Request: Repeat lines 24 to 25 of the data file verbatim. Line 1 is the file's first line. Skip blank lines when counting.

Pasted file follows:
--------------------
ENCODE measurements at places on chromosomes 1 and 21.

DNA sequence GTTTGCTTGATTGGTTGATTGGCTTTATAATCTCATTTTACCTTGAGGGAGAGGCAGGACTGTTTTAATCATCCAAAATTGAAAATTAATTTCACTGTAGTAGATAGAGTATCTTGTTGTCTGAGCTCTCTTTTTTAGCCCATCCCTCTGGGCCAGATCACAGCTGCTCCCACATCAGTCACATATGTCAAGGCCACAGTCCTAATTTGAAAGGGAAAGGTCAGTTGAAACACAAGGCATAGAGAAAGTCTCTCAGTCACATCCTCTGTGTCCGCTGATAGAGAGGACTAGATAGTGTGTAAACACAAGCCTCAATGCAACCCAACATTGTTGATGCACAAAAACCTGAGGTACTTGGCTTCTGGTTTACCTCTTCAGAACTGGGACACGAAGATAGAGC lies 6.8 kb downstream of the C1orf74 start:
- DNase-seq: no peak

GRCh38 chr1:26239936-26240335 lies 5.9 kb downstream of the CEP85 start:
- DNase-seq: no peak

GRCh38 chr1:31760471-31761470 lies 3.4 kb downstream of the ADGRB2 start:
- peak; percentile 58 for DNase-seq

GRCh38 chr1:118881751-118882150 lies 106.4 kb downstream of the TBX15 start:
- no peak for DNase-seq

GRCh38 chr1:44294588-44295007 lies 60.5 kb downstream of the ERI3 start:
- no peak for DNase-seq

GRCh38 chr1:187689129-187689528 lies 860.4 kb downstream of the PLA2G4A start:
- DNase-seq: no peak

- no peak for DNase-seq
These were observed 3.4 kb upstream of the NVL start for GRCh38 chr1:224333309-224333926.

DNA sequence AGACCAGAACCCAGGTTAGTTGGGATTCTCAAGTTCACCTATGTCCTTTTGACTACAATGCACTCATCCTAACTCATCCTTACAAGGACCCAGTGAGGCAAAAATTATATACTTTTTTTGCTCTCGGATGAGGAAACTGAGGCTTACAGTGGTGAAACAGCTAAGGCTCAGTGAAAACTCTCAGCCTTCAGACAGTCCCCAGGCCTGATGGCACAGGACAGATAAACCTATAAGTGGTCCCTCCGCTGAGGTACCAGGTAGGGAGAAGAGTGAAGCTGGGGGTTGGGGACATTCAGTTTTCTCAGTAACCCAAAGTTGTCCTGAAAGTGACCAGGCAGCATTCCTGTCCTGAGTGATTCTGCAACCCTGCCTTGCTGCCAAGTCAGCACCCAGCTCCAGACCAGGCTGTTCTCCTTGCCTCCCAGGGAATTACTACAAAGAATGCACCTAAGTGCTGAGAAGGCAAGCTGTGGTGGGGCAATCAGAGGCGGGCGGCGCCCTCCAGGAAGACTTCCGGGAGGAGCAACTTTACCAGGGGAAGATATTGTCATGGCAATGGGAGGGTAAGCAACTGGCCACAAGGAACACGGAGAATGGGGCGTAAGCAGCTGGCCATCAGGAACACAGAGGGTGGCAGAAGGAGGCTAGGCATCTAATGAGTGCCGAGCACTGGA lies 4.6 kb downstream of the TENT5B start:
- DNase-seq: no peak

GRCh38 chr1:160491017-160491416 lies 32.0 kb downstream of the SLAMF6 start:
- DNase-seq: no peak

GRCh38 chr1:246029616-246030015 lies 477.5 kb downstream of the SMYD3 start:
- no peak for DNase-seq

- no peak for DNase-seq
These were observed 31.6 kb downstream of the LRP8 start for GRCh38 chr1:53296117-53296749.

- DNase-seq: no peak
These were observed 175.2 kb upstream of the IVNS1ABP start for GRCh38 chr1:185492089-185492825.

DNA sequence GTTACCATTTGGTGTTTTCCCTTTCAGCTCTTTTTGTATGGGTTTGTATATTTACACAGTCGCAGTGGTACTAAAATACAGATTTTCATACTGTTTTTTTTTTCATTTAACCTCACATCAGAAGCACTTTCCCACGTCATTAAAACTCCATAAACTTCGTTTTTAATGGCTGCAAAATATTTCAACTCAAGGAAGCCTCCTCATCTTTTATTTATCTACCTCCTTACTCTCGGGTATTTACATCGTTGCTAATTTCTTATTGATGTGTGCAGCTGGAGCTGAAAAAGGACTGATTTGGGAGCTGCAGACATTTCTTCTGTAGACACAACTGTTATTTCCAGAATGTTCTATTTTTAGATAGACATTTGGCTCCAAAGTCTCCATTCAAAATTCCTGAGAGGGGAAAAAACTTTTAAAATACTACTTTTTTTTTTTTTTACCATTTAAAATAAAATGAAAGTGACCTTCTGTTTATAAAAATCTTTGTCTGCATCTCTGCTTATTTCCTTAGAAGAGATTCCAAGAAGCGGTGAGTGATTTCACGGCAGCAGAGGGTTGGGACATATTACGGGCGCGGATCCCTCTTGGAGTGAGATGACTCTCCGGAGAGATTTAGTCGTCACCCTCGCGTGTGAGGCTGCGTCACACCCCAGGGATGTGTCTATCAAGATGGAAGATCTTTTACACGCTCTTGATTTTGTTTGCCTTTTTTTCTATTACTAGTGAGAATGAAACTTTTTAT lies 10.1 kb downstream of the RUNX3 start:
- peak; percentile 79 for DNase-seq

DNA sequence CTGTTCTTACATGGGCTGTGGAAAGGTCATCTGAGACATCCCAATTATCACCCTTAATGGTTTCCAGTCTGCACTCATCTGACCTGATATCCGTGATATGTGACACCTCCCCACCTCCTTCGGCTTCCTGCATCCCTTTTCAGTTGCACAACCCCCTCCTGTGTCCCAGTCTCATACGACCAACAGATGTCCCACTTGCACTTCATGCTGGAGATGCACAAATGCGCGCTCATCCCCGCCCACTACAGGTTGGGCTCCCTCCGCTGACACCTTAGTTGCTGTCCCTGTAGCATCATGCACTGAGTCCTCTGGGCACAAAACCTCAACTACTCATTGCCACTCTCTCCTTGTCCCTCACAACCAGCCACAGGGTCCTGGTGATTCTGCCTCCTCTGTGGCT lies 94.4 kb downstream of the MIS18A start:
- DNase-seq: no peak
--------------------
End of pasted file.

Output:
- DNase-seq: no peak
These were observed 175.2 kb upstream of the IVNS1ABP start for GRCh38 chr1:185492089-185492825.